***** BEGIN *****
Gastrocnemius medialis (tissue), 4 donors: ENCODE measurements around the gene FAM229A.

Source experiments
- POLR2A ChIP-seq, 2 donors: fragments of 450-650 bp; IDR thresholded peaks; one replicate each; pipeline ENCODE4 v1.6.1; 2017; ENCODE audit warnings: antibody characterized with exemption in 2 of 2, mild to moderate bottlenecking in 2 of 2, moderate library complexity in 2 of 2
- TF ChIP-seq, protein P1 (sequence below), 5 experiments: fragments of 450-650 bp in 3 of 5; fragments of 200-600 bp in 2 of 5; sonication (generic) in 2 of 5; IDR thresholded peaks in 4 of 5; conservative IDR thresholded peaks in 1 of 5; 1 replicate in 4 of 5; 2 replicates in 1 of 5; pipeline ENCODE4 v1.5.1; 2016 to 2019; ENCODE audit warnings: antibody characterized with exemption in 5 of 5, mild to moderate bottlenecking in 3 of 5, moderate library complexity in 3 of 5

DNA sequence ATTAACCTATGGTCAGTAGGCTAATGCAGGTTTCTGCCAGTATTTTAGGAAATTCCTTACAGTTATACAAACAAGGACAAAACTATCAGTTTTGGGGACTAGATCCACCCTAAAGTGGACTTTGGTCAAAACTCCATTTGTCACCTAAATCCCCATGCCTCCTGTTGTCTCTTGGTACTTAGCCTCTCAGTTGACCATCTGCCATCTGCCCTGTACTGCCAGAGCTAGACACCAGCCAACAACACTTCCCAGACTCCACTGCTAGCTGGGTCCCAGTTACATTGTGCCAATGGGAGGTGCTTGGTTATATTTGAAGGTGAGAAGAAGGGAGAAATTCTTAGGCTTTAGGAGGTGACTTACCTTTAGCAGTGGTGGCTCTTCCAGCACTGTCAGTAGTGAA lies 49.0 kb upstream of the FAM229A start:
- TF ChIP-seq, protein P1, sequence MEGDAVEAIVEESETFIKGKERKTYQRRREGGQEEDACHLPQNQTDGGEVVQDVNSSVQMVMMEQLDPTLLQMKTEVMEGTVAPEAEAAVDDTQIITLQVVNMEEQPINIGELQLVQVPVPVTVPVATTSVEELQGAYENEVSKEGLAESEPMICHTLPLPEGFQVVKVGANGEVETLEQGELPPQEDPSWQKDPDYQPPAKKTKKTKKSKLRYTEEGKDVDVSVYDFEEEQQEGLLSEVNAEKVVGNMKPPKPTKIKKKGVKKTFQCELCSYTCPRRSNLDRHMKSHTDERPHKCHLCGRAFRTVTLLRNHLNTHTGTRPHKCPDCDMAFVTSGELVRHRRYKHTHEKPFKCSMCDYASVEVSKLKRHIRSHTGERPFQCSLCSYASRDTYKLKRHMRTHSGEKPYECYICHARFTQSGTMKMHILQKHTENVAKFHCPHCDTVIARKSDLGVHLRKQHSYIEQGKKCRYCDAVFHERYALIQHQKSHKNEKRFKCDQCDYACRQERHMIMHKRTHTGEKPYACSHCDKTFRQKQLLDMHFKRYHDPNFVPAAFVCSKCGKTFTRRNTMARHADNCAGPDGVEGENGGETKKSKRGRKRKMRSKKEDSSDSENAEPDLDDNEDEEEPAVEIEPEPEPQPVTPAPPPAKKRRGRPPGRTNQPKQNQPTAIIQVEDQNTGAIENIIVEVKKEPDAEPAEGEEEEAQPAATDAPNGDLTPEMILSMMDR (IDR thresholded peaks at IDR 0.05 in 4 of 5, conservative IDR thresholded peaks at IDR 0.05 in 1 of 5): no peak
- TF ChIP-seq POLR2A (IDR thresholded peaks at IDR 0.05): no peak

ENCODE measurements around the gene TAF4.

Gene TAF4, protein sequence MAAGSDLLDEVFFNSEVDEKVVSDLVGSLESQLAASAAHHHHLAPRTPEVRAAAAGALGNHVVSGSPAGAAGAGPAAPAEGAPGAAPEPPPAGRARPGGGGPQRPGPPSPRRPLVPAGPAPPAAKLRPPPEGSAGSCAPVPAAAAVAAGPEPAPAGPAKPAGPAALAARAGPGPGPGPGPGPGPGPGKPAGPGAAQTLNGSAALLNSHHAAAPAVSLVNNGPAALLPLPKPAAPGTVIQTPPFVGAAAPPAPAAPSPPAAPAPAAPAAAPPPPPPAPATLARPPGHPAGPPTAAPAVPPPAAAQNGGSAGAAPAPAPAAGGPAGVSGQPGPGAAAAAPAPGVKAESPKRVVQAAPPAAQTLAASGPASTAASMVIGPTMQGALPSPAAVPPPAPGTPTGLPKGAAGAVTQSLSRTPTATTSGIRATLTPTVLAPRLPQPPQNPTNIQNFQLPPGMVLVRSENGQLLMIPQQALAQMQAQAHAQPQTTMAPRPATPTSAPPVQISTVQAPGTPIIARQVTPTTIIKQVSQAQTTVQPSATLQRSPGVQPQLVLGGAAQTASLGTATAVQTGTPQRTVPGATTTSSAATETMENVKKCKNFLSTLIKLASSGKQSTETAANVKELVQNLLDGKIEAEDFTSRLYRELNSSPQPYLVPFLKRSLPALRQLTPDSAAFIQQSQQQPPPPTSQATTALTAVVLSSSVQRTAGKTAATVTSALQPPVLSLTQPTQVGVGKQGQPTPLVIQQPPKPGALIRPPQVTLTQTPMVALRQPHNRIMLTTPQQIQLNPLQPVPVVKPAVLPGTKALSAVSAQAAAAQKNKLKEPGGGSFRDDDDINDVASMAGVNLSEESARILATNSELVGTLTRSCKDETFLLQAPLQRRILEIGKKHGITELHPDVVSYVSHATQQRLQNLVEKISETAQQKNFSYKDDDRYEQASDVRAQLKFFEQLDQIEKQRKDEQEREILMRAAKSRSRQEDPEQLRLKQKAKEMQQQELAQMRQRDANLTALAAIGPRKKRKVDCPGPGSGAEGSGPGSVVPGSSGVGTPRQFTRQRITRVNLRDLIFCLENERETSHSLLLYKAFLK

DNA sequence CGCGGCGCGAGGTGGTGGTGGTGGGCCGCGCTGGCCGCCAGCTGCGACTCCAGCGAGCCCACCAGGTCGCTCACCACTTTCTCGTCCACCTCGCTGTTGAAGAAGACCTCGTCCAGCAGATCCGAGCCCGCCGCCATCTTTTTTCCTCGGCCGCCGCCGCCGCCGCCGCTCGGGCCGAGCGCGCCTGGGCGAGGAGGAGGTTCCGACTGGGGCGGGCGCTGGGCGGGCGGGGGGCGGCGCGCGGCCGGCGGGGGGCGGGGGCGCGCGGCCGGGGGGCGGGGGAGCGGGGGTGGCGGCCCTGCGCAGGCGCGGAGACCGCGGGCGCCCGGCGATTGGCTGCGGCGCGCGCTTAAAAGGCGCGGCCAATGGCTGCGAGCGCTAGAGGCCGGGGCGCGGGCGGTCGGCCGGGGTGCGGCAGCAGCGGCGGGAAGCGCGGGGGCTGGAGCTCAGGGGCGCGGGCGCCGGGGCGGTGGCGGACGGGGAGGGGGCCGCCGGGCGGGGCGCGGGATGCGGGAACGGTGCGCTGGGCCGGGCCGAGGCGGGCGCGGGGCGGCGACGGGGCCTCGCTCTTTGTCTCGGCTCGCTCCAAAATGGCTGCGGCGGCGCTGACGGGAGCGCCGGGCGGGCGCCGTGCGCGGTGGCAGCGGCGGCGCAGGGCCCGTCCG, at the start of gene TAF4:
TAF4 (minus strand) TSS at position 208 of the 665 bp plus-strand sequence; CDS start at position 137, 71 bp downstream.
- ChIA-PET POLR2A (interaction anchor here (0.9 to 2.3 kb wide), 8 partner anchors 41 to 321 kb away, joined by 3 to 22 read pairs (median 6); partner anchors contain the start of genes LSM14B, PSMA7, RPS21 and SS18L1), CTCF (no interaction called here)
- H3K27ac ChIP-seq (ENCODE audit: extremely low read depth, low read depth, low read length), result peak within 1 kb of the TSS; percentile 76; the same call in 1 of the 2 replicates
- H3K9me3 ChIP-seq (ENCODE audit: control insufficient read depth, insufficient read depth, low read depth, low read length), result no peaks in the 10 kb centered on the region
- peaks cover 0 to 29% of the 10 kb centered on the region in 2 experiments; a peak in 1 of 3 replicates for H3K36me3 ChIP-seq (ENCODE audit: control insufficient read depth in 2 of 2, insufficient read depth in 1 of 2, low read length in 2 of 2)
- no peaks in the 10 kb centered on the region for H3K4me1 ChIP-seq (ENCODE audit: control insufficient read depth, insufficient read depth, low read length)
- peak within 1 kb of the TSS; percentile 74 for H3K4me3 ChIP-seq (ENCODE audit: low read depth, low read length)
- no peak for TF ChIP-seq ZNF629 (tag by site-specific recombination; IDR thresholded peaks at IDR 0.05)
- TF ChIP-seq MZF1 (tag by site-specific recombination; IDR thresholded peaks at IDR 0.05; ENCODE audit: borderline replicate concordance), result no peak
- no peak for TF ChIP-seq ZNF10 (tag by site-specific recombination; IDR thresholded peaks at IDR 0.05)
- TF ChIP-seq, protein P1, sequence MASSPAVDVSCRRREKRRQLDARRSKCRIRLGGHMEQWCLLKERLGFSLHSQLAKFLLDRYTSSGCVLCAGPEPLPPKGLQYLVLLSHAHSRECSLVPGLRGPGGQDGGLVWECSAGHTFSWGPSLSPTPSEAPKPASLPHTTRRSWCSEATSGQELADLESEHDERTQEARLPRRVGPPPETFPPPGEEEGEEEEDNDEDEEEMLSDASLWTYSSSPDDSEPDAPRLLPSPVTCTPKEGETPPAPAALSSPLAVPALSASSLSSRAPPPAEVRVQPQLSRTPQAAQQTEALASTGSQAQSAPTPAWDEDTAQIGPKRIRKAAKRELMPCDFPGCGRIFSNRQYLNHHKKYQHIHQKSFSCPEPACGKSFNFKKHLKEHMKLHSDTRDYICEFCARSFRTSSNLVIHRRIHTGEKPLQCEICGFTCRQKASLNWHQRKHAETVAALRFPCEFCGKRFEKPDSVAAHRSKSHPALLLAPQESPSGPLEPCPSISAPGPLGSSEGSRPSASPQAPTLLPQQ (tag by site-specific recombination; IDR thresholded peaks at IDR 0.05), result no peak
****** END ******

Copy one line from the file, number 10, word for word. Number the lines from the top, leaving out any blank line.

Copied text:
DNA sequence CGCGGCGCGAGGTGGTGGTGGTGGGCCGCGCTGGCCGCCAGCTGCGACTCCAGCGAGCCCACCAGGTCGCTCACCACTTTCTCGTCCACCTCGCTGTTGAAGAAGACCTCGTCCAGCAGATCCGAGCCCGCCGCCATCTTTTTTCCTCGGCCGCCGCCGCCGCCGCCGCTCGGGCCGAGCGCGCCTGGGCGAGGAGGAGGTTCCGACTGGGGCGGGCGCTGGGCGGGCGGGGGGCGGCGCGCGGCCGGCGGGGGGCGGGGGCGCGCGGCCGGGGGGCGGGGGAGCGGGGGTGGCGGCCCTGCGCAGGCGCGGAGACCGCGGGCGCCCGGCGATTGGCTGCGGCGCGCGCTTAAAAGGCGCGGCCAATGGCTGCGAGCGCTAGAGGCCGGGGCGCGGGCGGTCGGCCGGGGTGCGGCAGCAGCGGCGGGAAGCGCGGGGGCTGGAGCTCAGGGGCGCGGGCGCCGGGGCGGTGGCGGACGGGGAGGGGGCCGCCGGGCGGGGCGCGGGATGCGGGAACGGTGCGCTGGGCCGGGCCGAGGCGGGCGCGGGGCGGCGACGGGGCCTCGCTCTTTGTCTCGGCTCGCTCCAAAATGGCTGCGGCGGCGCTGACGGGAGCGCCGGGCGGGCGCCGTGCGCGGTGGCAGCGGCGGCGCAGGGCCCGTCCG, at the start of gene TAF4: